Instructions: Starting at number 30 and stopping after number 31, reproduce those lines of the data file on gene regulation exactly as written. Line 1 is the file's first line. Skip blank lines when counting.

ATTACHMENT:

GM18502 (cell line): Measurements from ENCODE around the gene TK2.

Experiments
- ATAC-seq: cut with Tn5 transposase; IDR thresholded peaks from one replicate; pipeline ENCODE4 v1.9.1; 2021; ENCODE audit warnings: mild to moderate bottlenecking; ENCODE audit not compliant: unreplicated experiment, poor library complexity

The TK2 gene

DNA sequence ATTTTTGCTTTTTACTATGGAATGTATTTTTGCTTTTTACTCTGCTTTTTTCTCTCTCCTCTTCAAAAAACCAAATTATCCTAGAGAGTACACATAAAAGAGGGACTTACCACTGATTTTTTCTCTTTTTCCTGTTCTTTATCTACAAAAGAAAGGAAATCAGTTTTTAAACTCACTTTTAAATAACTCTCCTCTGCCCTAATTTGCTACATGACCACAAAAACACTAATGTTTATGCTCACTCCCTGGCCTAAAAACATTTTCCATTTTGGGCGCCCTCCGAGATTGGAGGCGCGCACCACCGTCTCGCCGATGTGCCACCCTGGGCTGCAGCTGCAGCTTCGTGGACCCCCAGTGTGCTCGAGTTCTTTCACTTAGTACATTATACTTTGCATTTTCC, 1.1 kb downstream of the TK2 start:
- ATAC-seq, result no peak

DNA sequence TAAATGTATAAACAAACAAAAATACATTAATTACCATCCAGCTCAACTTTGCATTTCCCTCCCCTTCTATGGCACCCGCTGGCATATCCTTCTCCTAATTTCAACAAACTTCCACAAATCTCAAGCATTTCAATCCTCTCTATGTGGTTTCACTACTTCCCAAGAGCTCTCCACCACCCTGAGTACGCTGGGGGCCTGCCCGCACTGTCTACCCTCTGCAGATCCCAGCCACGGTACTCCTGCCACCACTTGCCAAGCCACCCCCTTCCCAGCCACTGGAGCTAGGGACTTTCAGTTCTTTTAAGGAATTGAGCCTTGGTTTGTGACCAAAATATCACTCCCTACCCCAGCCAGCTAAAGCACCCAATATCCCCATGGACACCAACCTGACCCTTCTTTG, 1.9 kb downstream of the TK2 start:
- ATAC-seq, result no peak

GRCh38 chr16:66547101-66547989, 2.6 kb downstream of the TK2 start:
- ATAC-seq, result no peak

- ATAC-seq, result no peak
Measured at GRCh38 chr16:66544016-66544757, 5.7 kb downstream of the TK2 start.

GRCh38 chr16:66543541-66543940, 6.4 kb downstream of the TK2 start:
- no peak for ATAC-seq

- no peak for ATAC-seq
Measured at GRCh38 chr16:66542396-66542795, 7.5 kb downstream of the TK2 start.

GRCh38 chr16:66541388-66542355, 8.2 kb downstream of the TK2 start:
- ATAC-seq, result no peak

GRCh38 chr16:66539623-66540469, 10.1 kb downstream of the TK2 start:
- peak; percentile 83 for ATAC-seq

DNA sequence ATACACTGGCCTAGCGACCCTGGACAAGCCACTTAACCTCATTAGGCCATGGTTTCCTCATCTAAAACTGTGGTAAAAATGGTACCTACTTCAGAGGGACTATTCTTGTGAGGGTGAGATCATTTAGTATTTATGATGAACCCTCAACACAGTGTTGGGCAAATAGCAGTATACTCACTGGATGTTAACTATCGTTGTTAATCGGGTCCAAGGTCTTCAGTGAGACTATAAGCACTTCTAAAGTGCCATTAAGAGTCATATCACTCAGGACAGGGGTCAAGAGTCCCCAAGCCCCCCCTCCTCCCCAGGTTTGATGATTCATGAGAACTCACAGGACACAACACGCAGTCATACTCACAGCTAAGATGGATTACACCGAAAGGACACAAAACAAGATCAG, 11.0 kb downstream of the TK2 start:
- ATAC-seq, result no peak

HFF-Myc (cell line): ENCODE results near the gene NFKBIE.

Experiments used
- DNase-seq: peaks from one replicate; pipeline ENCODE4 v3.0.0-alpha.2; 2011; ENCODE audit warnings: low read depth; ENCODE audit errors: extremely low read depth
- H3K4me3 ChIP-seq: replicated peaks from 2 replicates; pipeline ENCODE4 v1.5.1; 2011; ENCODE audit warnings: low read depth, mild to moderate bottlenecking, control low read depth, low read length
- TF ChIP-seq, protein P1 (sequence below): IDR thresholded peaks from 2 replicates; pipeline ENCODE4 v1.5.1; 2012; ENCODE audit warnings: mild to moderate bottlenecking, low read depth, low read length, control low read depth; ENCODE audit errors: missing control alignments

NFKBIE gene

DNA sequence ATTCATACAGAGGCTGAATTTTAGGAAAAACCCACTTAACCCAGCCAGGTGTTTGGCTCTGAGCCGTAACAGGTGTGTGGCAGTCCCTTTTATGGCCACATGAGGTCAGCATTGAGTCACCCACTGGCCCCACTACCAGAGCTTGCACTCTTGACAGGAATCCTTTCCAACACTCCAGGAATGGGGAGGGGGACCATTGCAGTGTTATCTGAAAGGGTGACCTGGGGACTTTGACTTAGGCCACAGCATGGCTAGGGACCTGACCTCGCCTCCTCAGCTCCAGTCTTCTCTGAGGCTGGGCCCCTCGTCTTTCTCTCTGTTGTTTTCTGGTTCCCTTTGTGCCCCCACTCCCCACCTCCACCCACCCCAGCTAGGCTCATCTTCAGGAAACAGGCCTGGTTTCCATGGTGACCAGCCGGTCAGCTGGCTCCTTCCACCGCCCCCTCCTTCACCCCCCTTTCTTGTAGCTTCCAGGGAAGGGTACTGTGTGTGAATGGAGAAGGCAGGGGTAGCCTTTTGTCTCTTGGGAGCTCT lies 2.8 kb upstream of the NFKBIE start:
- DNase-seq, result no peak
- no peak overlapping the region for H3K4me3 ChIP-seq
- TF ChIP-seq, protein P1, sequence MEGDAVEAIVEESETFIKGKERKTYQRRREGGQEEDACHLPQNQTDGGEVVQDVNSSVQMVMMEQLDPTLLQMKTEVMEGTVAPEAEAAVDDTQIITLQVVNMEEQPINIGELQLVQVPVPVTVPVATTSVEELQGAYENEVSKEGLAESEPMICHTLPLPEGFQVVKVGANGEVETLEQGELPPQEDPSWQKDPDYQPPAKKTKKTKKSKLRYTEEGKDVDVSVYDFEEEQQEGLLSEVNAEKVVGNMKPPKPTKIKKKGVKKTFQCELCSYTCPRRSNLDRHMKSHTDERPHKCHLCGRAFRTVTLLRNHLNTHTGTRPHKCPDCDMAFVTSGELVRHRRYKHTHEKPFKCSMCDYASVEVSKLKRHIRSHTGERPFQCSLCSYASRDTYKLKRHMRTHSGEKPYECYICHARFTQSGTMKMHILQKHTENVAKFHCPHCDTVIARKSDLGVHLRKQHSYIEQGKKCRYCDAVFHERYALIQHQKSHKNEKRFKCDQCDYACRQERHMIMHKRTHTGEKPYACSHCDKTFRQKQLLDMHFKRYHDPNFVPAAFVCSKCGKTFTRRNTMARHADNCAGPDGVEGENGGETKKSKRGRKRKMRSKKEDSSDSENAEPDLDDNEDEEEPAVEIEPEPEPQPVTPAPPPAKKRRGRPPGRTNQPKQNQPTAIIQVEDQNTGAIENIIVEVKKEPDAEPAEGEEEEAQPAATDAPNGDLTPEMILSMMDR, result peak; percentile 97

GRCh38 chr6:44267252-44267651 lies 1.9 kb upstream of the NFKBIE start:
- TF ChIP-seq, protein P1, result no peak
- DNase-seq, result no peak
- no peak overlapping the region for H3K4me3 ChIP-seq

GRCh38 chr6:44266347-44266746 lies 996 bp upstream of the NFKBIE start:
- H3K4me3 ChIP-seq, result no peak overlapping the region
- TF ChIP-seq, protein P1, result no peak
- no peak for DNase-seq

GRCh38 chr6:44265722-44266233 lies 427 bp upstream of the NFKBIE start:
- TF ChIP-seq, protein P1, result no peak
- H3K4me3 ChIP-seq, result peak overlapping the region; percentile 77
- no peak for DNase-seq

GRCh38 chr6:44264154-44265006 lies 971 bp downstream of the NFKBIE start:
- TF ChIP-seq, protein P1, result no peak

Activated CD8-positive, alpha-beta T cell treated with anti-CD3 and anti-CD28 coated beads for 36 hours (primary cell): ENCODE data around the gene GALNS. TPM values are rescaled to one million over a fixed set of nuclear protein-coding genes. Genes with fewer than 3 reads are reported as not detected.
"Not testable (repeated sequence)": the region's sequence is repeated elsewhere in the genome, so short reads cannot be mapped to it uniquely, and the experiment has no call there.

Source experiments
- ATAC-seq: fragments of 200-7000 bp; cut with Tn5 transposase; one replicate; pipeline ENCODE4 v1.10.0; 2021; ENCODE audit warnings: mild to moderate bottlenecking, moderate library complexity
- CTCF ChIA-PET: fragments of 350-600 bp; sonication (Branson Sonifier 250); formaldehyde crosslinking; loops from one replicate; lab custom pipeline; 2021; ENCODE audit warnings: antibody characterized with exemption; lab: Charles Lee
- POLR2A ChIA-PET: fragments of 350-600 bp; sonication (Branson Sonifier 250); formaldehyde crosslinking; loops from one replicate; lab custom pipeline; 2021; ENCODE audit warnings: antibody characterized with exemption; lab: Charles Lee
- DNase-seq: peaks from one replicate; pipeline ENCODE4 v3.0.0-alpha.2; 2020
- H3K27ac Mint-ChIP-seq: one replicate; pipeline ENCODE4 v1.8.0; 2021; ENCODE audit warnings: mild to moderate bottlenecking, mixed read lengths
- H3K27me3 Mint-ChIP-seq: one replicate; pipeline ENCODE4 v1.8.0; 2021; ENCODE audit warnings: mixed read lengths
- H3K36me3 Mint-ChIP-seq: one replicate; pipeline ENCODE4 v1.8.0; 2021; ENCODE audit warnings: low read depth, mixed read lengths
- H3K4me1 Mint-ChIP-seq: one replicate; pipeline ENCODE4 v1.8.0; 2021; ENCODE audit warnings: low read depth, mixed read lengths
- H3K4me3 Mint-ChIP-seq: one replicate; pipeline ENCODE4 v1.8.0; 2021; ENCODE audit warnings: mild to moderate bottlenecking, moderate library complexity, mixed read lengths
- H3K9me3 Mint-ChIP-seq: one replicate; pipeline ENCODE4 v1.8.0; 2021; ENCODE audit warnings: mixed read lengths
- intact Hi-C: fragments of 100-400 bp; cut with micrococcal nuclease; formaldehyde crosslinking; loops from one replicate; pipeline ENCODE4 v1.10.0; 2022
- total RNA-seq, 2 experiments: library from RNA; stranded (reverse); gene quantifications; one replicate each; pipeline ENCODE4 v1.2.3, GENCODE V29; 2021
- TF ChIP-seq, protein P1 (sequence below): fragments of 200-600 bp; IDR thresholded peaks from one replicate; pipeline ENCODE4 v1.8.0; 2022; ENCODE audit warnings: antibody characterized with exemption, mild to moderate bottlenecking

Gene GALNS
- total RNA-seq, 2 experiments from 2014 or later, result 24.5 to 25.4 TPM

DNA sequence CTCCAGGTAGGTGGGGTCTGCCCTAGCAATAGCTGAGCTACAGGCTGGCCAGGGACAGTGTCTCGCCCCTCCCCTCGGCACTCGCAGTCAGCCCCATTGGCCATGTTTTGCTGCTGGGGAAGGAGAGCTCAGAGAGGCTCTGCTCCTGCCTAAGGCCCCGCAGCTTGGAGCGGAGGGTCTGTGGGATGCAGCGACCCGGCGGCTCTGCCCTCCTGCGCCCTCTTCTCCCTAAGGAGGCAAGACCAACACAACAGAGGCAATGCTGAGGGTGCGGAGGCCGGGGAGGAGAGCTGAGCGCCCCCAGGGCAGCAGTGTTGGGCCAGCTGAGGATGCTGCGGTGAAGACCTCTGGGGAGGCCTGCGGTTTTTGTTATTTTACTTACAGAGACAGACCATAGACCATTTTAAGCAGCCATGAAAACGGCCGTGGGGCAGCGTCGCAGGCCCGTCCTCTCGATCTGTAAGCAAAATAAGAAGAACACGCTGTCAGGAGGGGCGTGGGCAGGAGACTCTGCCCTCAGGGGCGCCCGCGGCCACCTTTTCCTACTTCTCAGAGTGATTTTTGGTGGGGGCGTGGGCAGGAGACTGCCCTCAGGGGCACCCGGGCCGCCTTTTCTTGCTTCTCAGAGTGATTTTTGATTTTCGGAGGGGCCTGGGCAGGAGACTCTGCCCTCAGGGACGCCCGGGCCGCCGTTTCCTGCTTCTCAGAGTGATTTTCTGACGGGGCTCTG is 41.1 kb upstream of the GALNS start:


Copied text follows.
- DNase-seq, result no peak
- no peak overlapping the region for H3K4me3 ChIP-seq